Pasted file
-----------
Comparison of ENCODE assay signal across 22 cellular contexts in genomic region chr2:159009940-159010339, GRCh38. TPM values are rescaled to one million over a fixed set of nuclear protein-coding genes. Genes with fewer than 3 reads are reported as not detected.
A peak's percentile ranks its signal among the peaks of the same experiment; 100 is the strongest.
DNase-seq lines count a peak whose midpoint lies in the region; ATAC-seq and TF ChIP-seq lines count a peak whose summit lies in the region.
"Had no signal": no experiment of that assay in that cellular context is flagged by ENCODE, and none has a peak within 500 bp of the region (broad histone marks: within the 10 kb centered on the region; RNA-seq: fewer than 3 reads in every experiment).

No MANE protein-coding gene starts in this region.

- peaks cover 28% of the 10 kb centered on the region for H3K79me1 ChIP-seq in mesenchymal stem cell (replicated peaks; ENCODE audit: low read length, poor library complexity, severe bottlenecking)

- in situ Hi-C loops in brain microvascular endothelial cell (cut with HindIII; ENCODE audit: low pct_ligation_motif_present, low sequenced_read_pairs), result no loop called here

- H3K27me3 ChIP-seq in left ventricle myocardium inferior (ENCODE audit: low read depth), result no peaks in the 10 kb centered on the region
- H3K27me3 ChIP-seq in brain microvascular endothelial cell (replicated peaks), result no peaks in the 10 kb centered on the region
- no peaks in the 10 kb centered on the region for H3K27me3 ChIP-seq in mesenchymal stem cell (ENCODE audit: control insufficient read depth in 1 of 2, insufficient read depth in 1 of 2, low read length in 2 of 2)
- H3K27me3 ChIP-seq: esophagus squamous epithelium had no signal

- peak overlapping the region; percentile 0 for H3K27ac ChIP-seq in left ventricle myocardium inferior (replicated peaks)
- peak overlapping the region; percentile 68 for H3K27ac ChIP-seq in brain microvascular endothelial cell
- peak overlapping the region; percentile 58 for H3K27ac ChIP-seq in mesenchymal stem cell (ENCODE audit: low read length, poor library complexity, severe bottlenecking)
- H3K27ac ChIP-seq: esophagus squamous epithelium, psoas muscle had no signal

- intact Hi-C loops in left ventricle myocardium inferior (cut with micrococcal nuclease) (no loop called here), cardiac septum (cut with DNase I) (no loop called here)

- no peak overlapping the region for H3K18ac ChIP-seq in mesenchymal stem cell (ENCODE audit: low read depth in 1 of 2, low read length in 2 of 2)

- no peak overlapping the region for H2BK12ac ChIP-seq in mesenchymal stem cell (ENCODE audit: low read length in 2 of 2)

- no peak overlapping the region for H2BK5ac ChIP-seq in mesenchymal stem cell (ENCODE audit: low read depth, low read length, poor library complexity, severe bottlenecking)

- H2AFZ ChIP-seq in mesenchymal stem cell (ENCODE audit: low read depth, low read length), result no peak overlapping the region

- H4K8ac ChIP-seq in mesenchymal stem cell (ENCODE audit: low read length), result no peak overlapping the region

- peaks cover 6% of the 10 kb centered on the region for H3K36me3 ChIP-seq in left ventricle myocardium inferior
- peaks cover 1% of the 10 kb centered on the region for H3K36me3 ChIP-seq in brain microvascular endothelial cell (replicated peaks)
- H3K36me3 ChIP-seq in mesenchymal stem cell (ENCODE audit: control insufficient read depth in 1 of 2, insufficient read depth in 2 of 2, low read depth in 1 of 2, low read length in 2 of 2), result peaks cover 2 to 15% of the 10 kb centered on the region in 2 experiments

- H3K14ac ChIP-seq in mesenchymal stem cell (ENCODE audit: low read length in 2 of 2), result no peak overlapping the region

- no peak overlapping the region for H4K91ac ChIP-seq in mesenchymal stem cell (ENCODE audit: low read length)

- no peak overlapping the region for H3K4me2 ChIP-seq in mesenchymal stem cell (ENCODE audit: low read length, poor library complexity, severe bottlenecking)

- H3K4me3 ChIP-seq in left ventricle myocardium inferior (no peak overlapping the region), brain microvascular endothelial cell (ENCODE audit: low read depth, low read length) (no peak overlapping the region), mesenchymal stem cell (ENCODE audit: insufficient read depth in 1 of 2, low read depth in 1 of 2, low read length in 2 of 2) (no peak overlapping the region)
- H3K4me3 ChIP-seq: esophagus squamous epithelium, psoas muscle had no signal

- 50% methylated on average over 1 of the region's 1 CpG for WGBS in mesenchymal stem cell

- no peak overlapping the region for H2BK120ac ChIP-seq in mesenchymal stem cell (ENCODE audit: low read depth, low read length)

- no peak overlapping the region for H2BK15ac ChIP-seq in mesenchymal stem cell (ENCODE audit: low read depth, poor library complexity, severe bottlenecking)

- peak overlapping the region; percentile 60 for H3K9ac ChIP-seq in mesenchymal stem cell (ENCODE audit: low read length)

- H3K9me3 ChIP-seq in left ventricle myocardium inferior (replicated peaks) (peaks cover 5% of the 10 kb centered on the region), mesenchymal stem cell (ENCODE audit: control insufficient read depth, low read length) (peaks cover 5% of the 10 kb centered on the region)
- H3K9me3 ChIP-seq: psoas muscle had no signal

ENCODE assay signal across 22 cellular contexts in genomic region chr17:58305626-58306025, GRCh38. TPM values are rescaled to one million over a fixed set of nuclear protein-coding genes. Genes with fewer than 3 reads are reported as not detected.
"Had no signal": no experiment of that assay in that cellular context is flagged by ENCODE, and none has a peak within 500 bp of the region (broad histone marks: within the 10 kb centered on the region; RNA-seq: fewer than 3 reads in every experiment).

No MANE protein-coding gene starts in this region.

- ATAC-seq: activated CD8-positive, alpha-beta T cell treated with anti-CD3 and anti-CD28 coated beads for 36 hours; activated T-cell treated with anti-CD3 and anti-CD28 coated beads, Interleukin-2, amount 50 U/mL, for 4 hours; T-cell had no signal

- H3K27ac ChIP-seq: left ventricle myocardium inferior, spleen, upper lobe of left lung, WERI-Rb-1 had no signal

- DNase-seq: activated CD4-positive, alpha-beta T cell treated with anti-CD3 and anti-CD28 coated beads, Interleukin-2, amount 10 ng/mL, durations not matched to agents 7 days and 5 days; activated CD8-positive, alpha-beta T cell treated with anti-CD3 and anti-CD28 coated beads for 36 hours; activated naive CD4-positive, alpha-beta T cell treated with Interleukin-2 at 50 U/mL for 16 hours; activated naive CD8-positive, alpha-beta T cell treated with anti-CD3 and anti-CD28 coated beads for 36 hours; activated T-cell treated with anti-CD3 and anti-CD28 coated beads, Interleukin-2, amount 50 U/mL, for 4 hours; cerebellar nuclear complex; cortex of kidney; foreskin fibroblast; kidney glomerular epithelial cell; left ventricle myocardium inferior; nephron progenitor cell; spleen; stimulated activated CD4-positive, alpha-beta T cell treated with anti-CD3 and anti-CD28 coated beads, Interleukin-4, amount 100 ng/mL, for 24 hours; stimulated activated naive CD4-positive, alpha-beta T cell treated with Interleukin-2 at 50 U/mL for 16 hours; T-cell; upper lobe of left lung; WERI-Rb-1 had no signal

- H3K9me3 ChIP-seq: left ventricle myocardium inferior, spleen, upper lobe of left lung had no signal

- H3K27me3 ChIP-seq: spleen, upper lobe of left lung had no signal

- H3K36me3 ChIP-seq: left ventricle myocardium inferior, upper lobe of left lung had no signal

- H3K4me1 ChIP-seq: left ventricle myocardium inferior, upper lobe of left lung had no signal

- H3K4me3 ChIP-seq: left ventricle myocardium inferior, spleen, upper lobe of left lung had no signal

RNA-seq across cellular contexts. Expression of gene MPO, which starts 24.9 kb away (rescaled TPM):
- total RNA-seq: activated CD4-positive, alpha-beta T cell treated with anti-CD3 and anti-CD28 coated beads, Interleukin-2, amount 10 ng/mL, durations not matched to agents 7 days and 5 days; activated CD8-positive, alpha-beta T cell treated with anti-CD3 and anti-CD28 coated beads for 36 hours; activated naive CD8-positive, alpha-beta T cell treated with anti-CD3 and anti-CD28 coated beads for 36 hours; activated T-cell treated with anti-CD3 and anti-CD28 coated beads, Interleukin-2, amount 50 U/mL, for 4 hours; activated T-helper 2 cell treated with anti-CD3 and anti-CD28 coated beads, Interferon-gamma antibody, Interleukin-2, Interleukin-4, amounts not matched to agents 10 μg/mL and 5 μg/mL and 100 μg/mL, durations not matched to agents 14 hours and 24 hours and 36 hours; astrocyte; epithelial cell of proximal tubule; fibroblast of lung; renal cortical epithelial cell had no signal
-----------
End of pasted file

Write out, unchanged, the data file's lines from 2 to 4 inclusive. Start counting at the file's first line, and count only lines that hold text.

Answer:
A peak's percentile ranks its signal among the peaks of the same experiment; 100 is the strongest.
DNase-seq lines count a peak whose midpoint lies in the region; ATAC-seq and TF ChIP-seq lines count a peak whose summit lies in the region.
"Had no signal": no experiment of that assay in that cellular context is flagged by ENCODE, and none has a peak within 500 bp of the region (broad histone marks: within the 10 kb centered on the region; RNA-seq: fewer than 3 reads in every experiment).